Beyond the Culture Wars: LGBTIQ history now – my thoughts 


Last year, in Adelaide, was the first time I attended Australia’s Homosexual Histories Conference (AHHC) and unknown to me it was in its fifteenth year. 

This year the sixteenth conference was held in Melbourne, where its founders, the Australian Lesbian & Gay Archives, are located. I was lucky enough, thanks to the AHHC committee that organised the Adelaide conference, to receive a bursary to attend the event in Melbourne.

This year’s presentations were just as stimulating as lasts, and Melbourne is a lovely city.

We all know when you attend conferences with many parallel sessions that you could essentially attend a completely different conference to someone else… so keep that in mind when I offer my thoughts. 

In regards to my thoughts I wanted to share two of many themes that featured in the sessions I attended. The themes, or threads, I selected were of particular interest to me.

Oral histories and queer lives

It is understandable that because we have not answered and cannot answer the question ‘what is a queer object?’ that queer history is documented primarily though oral histories. 

We heard of many oral history projects and attempts to capture the voices of both prominent and everyday queer people.

Gareth Watkins of PrideNZ.com spoke about his work documenting the voices of queer people in NZ. 

PrideNZ.com is a story sharing site that features the voices of consenting queer adults and in concept is as simple as sharing the stories that queer people want to share in a public forum. What stuck with me from this presentation was a statement of how amazing it would be to hear queer voices from 100 years ago, but we can’t. Gareth is not only providing a platform for queer voices to be heard and documented, but also thinking about the future. The future generations that could have access to these recordings and understand the language we use, the political climate of our time and the nuances of individuals. He envisions the recordings be absorbed into an archive for long term preservation, because we all know websites and digital technology don’t last forever. 

Professor Melissa Wilcox, keynote, discussed her project about the Sisters of Perpetual Indulgence, the worldwide network of politically active queer nuns. An entertaining and enlightening talk, but what stood out to me was her ideas about myth and sacred stories as part of the identities of living communities. 

What is the role of an historian when exploring and documenting truths of living communities when stories that can’t be proved nor disproved act as important parts of community identity?

I will just leave this question with you…

Capitalism, government and queerness

Discussing capitalism always provokes exciting debate.

Simon Copland began day two with a great provocation – what role does sex play in capitalism and what roe does capitalism play in sex?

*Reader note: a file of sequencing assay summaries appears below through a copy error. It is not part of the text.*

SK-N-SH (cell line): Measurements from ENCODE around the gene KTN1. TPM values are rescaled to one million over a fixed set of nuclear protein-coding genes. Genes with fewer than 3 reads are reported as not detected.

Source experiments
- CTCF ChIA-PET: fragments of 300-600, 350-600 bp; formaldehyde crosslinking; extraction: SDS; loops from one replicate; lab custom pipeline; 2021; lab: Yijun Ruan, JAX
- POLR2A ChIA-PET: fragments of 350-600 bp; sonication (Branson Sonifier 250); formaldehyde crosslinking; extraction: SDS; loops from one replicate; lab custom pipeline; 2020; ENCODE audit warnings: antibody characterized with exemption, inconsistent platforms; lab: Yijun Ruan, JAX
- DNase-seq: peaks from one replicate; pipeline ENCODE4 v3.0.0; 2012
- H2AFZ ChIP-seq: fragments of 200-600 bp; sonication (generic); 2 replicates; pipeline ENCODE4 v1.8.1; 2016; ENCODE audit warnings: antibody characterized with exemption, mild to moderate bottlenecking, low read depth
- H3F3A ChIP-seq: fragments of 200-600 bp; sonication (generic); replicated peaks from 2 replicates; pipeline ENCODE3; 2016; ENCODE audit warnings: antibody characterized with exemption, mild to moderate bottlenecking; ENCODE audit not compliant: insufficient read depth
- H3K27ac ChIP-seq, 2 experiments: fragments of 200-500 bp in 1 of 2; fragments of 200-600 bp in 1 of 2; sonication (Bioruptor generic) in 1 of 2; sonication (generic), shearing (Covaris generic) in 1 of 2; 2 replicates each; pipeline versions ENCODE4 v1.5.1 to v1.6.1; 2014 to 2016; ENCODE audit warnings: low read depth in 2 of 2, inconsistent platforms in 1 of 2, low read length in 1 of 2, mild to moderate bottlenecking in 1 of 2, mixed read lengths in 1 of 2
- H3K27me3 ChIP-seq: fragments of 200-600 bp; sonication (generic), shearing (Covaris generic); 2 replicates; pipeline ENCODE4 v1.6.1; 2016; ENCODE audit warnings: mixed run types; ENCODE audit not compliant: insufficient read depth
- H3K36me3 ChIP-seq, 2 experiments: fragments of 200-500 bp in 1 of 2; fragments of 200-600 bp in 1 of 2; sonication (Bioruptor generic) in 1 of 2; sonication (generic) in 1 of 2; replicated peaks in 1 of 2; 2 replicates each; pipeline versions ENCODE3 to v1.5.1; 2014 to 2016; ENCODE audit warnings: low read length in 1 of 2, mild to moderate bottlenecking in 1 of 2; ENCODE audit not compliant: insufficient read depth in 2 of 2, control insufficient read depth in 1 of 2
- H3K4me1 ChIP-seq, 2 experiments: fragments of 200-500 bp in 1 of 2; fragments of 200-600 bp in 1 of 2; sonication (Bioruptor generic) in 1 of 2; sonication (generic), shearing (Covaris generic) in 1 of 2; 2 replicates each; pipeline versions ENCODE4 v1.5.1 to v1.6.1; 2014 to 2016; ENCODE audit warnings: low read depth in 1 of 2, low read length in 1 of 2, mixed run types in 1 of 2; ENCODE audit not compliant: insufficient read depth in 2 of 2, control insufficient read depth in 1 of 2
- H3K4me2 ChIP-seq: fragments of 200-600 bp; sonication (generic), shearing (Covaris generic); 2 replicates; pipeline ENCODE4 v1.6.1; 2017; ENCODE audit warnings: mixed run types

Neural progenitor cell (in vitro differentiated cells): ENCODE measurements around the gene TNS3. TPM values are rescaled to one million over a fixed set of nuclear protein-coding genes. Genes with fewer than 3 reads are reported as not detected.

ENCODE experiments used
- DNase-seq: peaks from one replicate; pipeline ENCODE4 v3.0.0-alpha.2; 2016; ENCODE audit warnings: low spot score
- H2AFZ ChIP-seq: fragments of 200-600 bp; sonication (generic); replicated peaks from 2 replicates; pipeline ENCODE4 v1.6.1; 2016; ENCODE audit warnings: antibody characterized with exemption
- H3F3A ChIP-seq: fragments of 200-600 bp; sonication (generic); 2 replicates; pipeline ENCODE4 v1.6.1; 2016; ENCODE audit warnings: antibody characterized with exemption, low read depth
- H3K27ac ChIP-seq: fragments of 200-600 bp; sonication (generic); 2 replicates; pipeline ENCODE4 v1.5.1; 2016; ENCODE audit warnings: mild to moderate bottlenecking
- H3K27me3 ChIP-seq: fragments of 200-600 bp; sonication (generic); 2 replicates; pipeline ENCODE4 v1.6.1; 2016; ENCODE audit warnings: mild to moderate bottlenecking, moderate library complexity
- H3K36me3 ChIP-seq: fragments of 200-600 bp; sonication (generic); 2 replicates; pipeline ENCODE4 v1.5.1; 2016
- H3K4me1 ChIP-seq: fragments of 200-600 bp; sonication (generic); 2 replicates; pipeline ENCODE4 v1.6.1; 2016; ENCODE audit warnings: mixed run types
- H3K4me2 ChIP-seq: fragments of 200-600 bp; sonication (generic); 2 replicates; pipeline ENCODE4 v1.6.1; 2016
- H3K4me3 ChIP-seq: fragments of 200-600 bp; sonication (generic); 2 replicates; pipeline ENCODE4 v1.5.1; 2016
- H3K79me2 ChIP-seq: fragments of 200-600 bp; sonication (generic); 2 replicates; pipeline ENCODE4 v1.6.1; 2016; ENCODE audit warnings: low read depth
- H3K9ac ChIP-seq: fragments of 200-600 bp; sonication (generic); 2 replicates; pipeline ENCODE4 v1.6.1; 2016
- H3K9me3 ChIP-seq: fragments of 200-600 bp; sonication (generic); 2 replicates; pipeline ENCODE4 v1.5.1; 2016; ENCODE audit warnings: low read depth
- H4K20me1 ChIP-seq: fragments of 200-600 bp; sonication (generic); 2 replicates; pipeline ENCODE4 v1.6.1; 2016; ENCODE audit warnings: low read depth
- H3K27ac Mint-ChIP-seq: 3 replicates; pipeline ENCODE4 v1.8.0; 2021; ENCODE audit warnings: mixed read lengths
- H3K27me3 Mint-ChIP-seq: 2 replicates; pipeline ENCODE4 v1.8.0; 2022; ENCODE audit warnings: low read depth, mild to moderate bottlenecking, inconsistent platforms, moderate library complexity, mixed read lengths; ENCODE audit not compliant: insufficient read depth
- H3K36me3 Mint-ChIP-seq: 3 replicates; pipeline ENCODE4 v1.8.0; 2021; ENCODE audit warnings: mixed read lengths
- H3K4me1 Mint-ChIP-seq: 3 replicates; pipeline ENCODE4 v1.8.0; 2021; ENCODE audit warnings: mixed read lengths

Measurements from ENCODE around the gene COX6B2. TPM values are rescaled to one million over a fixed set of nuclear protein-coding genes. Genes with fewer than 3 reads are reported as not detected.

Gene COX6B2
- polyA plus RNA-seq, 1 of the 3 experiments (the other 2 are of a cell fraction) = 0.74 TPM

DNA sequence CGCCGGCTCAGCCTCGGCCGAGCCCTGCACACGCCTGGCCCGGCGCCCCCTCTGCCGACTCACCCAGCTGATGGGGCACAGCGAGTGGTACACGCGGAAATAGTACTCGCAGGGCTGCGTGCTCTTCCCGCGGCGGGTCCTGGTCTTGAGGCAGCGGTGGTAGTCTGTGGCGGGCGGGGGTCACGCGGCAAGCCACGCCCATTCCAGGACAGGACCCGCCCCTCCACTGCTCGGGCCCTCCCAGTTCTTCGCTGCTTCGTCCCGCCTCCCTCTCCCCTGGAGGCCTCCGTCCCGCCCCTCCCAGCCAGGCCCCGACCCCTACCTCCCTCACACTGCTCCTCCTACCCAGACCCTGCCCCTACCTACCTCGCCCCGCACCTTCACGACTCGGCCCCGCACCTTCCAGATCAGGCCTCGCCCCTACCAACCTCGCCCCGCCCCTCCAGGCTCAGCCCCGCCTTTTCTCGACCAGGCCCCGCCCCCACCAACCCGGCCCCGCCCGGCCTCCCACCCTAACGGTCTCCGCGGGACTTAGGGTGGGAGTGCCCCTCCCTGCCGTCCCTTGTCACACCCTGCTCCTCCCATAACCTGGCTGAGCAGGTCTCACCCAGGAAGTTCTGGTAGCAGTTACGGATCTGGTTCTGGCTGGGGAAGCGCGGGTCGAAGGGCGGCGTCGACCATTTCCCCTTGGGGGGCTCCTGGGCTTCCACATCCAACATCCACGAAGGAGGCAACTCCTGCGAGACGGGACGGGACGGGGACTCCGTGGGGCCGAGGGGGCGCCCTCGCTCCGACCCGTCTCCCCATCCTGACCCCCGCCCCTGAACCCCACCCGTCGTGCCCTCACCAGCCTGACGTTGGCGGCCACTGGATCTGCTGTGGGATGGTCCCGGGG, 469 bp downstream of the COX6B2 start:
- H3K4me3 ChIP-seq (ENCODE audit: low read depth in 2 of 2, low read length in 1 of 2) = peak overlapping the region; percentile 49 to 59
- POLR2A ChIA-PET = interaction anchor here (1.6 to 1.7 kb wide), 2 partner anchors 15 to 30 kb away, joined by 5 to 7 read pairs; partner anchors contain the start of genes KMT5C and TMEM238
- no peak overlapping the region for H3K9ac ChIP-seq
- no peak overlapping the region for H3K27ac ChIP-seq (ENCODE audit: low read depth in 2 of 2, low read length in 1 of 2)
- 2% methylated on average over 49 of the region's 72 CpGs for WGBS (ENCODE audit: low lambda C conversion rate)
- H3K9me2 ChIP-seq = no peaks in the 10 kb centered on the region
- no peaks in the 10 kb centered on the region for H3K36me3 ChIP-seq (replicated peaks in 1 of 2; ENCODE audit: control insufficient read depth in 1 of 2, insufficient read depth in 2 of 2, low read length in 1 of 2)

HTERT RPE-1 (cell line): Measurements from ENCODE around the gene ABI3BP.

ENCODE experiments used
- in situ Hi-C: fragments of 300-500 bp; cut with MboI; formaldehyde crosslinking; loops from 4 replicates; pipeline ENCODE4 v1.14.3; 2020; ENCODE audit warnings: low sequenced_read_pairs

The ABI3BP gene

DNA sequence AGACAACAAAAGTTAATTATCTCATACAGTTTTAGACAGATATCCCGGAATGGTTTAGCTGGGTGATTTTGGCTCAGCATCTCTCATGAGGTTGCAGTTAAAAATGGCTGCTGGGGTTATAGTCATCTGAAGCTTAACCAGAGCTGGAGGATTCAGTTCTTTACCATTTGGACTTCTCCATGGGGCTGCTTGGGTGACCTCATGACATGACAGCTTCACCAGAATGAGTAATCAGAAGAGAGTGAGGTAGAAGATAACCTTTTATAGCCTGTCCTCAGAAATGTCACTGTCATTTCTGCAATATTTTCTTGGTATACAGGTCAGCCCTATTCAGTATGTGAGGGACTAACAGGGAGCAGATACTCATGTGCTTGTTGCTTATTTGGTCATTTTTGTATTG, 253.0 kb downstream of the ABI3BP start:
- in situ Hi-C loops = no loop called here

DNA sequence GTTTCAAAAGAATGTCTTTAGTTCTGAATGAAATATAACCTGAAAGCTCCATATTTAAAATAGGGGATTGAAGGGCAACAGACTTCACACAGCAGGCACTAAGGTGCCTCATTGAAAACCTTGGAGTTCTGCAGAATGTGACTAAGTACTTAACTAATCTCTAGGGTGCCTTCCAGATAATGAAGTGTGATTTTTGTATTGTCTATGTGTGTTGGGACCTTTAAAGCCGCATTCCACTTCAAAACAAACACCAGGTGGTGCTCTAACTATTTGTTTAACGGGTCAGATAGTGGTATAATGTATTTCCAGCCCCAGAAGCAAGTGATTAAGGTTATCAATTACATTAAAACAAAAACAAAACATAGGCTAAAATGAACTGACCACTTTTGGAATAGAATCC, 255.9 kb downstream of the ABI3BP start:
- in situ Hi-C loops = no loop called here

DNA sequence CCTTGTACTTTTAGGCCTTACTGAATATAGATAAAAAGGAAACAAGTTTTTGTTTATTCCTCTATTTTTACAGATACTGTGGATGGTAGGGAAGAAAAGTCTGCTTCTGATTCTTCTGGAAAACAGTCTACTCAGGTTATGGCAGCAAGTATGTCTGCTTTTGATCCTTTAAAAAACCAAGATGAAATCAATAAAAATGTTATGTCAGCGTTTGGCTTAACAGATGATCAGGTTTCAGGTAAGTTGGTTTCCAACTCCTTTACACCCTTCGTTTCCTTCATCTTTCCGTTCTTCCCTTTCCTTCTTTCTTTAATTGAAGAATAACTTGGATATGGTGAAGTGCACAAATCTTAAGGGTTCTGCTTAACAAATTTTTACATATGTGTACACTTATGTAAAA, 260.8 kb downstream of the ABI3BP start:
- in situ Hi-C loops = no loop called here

Copland’s theory suggests that capitalism makes room for what we understand as progress and then puts in place ideas to criticise and hold it back. He demonstrated this by explaining, in simple terms, how women at points in history were not allowed to work, and then as capitalism allowed for progress women continuously gained those rights. However, with this progress came criticism of the working woman putting a career first and a family second. This can be said for the gay liberation movement and sexual freedoms too. As progress is achieved there are also many and varied criticisms to accompany. It is an interesting and thought provoking theory and I am very much looking forward to his book. 

Curtis Redd discussed State apologies pertaining to queer issues. He focussed on some specific case studies, but what I will share will be a few points made broadly about official apologies.

The first is that official apologies position queer issues as in the past. If someone apologies for the criminalisation of homosexuality, although powerful and important, it positions the issue as resolved. It places homophobia as a phenomenon that has been overcome. We know this is not true and queer people face all sorts of disenfranchisement everyday. This is not to say the apologies should not happen or that they are meaningless, but that they also activate certain issues pertaining to queer representation in the public.

The second is about audience – who are these apologies for? Decriminalisation of homosexuality could be pitched as an apology to all LGBTIQ community groups, however predominantly pertains to gay men of a certain age who lived, and loved, during a certain time. Again, not to say that this apology isn’t important, but that it is positioning a public official apology for all LGBTIQ people which could be misleading to an unknowing mainstream, for lack of words.

And finally, the idea that heteronormative, predominantly heterosexual, official bodies bestow apologies or acknowledgements upon communities of drivers sexuality and gender that positions heterosexuality in a space where it can’t be criticised… is this a good thing or a bad thing? I don’t know! But the idea is definitely an interesting one to consider. 

Looking forward

This year’s Conference had many more themes including spaces, families, film and cinema, liberation and more. What is the most valuable thing about these conferences is the public opportunity to discuss, debate and deliberate these histories and contemporary issues with peers an colleagues. Without events like this queer histories could inevitably be lost in time, and we don’t want that!

Events like this really gets the creative juices flowing and I am looking forward to a fruitful, innovative and creative 12 months ahead, before the next one. 

Let’s see what strides we can make forward. 

 

 

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